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March 11, 1974


The opinion of the court was delivered by: FULLAM


The State of New Jersey and certain minority shareholders of United New Jersey Railroad and Canal Company (UNJ) seek dismissal of the UNJ's petition for reorganization, or transfer of the case to another district.

 UNJ is a New Jersey corporation which owns various lines of railroad in the State of New Jersey, including most of the New Jersey portion of the Penn Central main line between Washington, D.C. and Boston (commonly known as the 'Northeast Corridor'). In 1871, UNJ leased all of its properties to a predecessor of Penn Central for a term of 999 years. Of the 212,404 shares of UNJ stock outstanding, Penn Central owns 114,964, or 54.13%. Penn Central has been operating and is operating the rail properties of UNJ.

 Since Penn Central entered reorganization on June 21, 1970, no payments of any kind have been made under the lease. The bonded indebtedness of UNJ is $ 28,310,000, of which $ 1,824,000 matured February 1, 1973, and $ 13,897,000 matured October 1, 1973. Sinking fund payments in the amount of $ 90,000 are in default, and interest in default totals $ 3,045,337. Unpaid state and local taxes total approximately $ 10 million.

 On the date UNJ filed for reorganization, it had unrestricted cash assets in the total amount of $ 80. A total of $ 192,000 is being held in escrow, but the rights of UNJ therein, and the proper payee thereof, have not been adjudicated.

 From the undisputed facts set forth above there emerges the equally undisputed conclusion that UNJ is unable to meet its debts as they accrue. It is also clear that Penn Central Transportation Company, the principal Debtor, owns a controlling interest in UNJ, so that, if any filing under § 77 was to be made by UNJ, filing in this district for reorganization as part of or in connection with the reorganization of Penn Central was authorized by the statute, § 77(a).

 At the hearing, counsel for the State of New Jersey argued that the petition of UNJ was filed in bad faith, and that continuation of the proceeding in this Court would be fraudulent, because he apparently believed that this would somehow make UNJ's assets become the assets of Penn Central, causing UNJ's properties to be devoted to payment of Penn Central's debts, to the detriment of UNJ's obligations. This view is, of course, totally erroneous. Penn Central does not own UNJ's assets, but merely 54.13% Of the stock. Only Penn Central's assets (the stock, and any possible claims Penn Central may eventually have against UNJ if the lease is disaffirmed and subsequent accounting shows a balance due Penn Central for loss operations; or Penn Central's leasehold interest if the lease is affirmed) will become available to satisfy Penn Central's debts.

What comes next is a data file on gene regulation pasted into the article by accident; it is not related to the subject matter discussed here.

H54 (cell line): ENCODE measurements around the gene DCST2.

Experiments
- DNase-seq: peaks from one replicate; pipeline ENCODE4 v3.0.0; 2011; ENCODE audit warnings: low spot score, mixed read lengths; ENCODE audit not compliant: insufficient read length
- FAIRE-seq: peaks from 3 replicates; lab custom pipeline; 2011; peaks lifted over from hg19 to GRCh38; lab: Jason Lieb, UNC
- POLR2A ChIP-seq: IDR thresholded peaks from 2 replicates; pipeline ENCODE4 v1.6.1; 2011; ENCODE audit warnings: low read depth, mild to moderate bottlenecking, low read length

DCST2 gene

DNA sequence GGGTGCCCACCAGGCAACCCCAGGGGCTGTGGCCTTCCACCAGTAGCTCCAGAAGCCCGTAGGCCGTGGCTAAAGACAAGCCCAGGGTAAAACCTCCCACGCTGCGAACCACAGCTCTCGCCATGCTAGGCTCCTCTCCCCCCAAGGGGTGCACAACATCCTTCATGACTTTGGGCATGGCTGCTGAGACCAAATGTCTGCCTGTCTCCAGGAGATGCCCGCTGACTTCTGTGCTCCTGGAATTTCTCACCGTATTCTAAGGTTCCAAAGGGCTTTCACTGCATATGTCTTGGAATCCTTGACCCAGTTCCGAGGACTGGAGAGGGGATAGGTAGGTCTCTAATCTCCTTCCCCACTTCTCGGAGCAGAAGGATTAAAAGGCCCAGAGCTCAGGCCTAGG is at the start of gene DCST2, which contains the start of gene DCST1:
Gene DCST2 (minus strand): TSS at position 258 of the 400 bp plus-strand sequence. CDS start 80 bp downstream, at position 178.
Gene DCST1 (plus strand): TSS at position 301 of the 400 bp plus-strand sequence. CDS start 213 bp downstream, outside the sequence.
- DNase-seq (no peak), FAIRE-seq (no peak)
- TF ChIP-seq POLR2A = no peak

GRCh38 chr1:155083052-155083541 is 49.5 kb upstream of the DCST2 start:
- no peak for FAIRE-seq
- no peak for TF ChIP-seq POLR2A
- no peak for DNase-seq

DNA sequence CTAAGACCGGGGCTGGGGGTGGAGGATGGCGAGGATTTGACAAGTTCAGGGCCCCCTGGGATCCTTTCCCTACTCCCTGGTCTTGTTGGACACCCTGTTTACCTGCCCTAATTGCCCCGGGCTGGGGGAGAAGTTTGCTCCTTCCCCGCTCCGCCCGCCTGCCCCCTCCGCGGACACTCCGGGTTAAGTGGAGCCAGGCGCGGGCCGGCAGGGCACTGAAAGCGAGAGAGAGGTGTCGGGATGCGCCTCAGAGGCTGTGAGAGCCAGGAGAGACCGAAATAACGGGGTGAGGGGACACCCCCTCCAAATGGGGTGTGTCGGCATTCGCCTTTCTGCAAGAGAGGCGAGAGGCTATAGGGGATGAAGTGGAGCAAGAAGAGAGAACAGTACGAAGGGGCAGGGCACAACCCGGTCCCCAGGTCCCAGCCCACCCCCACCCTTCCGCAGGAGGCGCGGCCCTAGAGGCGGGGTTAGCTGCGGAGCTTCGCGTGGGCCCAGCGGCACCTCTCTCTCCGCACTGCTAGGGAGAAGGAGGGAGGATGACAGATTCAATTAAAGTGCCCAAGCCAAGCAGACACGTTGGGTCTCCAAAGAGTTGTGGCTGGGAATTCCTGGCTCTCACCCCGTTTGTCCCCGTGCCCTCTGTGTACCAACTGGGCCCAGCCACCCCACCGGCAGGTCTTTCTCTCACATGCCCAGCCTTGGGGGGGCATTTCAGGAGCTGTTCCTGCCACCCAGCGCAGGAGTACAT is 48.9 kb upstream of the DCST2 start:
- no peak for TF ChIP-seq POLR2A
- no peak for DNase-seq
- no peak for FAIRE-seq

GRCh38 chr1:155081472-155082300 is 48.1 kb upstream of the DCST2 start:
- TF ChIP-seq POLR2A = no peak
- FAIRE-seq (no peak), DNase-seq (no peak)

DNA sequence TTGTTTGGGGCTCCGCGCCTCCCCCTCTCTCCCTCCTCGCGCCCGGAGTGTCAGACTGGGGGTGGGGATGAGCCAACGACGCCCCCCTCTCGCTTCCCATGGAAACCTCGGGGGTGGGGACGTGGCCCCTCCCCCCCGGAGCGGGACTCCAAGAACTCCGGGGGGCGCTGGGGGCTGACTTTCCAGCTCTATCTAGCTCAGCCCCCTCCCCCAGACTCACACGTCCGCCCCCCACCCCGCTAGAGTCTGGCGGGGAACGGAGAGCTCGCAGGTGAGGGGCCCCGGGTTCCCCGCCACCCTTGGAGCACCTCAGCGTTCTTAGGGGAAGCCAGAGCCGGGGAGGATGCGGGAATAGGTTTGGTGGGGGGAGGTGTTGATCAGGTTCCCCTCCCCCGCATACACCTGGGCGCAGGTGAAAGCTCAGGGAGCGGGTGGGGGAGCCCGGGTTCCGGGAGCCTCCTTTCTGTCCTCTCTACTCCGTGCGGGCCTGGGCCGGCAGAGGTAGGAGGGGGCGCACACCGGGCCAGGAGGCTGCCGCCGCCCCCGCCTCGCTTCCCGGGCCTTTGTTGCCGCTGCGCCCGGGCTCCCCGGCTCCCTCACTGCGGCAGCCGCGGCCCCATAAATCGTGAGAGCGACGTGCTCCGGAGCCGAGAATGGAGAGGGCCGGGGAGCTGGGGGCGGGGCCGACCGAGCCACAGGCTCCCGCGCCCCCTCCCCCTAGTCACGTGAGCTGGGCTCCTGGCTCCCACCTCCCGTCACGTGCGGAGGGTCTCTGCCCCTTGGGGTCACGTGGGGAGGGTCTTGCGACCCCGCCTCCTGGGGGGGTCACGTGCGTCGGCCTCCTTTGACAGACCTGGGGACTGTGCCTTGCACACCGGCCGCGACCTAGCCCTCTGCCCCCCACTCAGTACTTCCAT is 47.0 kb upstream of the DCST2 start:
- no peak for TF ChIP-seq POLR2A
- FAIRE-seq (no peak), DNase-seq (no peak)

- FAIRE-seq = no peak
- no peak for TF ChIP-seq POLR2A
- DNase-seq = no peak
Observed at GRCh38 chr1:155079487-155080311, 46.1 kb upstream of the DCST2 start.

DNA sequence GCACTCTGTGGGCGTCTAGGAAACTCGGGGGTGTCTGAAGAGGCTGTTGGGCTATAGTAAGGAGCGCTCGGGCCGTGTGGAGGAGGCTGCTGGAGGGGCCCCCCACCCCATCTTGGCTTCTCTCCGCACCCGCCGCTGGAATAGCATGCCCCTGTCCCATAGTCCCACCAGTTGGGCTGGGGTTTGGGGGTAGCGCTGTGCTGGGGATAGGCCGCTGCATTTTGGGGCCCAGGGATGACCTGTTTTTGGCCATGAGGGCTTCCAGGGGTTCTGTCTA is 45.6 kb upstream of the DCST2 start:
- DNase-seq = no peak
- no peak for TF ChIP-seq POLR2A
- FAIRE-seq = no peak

A second argument advanced by the State of New Jersey is that, as a matter of statutory construction, UNJ is not entitled to file in this proceeding under § 77(a), because, since it is not actually conducting railroad operations, it does not meet the definition of a 'railroad' under the statute. This argument is plausible, if one were to adhere to a literal and narrow interpretation of the definition of 'railroad corporation' in § 77(m), viz: 'Any common carrier by railroad engaged in the transportation of persons or property in interstate commerce.' However, 'transportation' is broadly defined, in the related provisions of the Interstate Commerce Act, 49 U.S.C. § 1(3)(a) to include facilities for shipment or carriage. As the owner of such facilities, UNJ is subject to regulation by the ICC and is, in a broad sense, engaged in transportation by reason of the operations of its lessee.